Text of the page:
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Legislators request info. on Brown & Trump administration negotiations over Delta Tunnels
by Dan Bacher
Saturday Nov 3rd, 2018 9:41 AM
“This desire to hastily push forward an agreement without the input of affected Delta communities is concerning," the eight legislators wrote. "The state has a duty to preserve the public trust by providing transparency and accountability to all Californians."
On Friday, November 2, Members of the California Legislature representing the Delta sent Governor Jerry Brown a letter inquiring about reports of conversations between Governor Brown's Administration and the Trump Administration regarding the future of the California WaterFix project.

The project centers on two massive 35 mile long tunnels under the Delta that would divert water from the Sacramento River in the North Delta to the South Delta to facilitate the export of water to corporate agribusiness interests on the west side of the San Joaquin Valley and Southern California water agencies.

 “Any conversations that exclude Delta communities are unacceptable and we are demanding answers,” said Susan Talamantes Eggman, regarding the letter. 

The letter states, “We have heard that local, federal and state agencies that have engaged in these discussions have all signed some form of confidentiality or non-disclosure agreements. These constituents not only prevent our constituents from learning about these negotiations, but they also restrict the ability of our constituents to meaningfully participate in decisions that will affect their future and the future of the Delta. It also our understanding that Delta area local governments, fishermen and stakeholders have not been included in these negotiations.”

“Although we do not yet have a complete understanding of the scope of these negotiations between your administration and the Trump Administration, there are two sources of information which indicate the WaterFix project and other issues that will affect the Delta community are central to these discussions,” the letter said.

The first source cited was minutes obtained from the September 25, 2018 meeting of the Bay-Delta Committee of the Metropolitan Water District of Southern California noting that MWD staff are in negotiations with state and federal agencies to put together and “interrelated agreement package” that will include “California WaterFix support and participation.”

The second source cited was a statement by the MWD Bay Delta Committee at their October 23, 2018 meeting that they are attempting to reach an agreement for an accord between the U.S. Department of Interior and the California Natural Resources Agency by December 2018.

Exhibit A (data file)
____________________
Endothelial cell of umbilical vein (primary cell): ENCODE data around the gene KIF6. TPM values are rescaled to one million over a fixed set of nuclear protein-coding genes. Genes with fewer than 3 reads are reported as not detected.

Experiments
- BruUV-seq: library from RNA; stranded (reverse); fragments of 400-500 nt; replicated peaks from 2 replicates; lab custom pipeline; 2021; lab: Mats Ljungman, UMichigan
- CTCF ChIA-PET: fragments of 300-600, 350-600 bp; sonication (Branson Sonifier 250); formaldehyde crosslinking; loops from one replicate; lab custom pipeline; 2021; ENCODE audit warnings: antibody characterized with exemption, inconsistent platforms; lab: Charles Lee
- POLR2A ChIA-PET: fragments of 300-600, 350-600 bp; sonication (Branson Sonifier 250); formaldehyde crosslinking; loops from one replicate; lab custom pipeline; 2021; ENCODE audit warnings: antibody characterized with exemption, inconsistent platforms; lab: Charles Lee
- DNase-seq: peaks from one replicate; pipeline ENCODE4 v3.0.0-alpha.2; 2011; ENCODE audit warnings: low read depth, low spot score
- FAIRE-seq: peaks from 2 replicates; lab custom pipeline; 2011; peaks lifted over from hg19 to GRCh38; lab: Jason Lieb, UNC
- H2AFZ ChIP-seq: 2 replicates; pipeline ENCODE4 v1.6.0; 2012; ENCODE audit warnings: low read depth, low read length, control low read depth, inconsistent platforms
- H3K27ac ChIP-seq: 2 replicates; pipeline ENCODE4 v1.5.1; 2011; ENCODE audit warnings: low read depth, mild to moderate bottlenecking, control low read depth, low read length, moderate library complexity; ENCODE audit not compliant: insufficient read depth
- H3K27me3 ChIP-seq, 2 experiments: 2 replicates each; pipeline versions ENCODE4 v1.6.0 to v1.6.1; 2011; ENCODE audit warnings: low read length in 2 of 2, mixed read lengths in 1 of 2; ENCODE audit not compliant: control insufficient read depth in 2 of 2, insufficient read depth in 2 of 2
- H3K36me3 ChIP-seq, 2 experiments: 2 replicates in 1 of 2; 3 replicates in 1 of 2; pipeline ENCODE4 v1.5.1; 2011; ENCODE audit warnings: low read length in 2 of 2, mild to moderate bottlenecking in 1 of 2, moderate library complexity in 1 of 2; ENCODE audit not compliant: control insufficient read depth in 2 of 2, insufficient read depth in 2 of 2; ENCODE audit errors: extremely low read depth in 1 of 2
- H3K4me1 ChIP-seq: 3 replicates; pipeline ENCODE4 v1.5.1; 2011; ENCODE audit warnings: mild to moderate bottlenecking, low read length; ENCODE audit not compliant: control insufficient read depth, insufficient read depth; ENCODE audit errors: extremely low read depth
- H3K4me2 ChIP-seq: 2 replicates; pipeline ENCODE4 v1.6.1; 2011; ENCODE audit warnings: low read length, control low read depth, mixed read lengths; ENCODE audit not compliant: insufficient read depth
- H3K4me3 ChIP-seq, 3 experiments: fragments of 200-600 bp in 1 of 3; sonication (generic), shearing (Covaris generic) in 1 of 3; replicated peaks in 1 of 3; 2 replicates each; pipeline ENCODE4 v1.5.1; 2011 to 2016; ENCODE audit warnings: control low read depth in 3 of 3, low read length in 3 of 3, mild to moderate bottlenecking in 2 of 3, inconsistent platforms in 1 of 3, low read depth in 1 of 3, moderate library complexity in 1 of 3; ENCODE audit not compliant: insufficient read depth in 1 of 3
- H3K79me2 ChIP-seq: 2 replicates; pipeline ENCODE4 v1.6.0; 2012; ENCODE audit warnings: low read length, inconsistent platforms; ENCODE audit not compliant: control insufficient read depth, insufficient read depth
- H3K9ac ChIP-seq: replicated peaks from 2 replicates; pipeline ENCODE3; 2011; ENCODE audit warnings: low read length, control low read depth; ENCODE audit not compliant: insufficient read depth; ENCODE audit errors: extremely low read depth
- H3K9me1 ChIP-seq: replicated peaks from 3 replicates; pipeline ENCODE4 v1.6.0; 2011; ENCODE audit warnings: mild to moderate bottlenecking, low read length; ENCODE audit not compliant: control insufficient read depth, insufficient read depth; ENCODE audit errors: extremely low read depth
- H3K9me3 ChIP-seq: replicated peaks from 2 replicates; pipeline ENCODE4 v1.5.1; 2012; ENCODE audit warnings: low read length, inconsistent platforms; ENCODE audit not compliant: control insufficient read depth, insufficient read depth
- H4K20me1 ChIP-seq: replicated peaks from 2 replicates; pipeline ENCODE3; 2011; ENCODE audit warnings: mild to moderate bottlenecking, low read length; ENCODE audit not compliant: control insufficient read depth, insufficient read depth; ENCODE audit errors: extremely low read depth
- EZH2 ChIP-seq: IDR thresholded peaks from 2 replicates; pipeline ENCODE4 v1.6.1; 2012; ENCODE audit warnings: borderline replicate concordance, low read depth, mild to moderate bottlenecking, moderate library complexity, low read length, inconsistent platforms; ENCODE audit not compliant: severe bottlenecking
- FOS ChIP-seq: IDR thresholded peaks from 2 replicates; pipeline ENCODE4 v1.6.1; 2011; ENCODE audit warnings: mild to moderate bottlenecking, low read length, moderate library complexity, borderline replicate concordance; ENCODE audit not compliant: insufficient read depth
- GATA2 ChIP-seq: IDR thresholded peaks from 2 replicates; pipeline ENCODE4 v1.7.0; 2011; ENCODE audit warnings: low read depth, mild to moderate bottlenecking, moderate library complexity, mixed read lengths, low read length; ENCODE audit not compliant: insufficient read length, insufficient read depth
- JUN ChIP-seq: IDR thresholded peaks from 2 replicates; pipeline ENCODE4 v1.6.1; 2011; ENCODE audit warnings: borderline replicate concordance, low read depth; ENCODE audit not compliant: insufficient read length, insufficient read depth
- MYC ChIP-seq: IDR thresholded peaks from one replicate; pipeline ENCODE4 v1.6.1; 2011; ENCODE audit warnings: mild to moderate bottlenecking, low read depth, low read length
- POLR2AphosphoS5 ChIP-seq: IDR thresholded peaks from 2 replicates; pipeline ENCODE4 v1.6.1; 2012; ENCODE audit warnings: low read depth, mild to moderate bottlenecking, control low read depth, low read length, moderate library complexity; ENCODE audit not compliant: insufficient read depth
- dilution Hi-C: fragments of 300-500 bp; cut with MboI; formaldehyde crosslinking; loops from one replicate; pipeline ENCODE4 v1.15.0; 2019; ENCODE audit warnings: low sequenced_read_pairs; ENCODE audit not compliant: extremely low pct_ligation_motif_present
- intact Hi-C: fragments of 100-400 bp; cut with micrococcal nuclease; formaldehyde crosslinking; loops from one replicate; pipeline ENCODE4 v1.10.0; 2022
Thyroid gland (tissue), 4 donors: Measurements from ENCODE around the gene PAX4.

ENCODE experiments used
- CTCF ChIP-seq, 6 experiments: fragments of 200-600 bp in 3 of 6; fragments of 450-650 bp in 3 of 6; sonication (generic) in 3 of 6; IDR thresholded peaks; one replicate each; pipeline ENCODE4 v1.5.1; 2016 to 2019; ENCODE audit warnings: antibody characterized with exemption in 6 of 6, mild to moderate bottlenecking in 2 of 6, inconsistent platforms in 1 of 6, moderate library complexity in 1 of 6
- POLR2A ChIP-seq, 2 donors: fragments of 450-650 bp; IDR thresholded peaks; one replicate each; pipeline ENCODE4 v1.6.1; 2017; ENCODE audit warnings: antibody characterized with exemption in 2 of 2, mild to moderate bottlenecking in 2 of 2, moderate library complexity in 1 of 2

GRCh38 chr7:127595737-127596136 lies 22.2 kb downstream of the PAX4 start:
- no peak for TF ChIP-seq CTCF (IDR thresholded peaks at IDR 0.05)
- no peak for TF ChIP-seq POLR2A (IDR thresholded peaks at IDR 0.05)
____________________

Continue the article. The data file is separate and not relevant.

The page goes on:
“This desire to hastily push forward an agreement without the input of affected Delta communities is concerning. The state has a duty to preserve the public trust by providing transparency and accountability to all Californians,” they wrote.

The Legislators concluded the letter with a request for the following information from the Brown administration:

“1) Are any of the elected officials, local governments or stakeholders who have participated in any of the meetings from the Delta region. If not, why have the Delta communities been excluded from negotiations that will affect the future of the Delta?

2) Who is participating in the negotiations on behalf of the State of California and who selected those participants?

3 ) When will the next negotiation take place?

4) What, if any commitments as the State made or proposed in these meetings and negotiations? Has there been any closed-door agreement to finance projects using public funds.”

Signers of the letter include Susan Talamantes Eggman, Assemblymember, 13th District; Steve Glazer, Senator, 7th District; Timothy Grayson, Assemblymember, 14th District; Cathleen Galgiani, Senator, 5th District; Bill Dodd, Senator, 3rd District; Cecilia Aguilar-Curry, 4th District; Kevin McCarty, Assemblymember, 7th District; and Jim Frazier, Assemblymember, 11th District.

I will report here on any response by the Brown administration to the Legislators’ letter as soon as it becomes available.

These reports of negotiations between the Trump and Brown administrations aren’t at all surprising, since Governor Brown, while often portrayed by many mainstream media sources as a “climate leader” and “the Resistance to Trump,” has steadfastly collaborated with Trump on the construction of the Delta Tunnels and the exemption of California oil fields from the Safe Drinking Water Act.

And while claiming to “oppose” Trump’s plan to open new federal leases to offshore drilling on the Pacific Coast, Brown controls 4 times the number of offshore wells that Trump controls — and has overseen the approval of 238 offshore wells in state waters between 2012 and 2016.

Offshore wells in state waters controlled by the Brown Administration total 5460, versus 1429 offshore wells in federal waters, those three nautical miles or more off California’s coast controlled by the Trump administration, according to Consumer Watchdog. For more information, go to:

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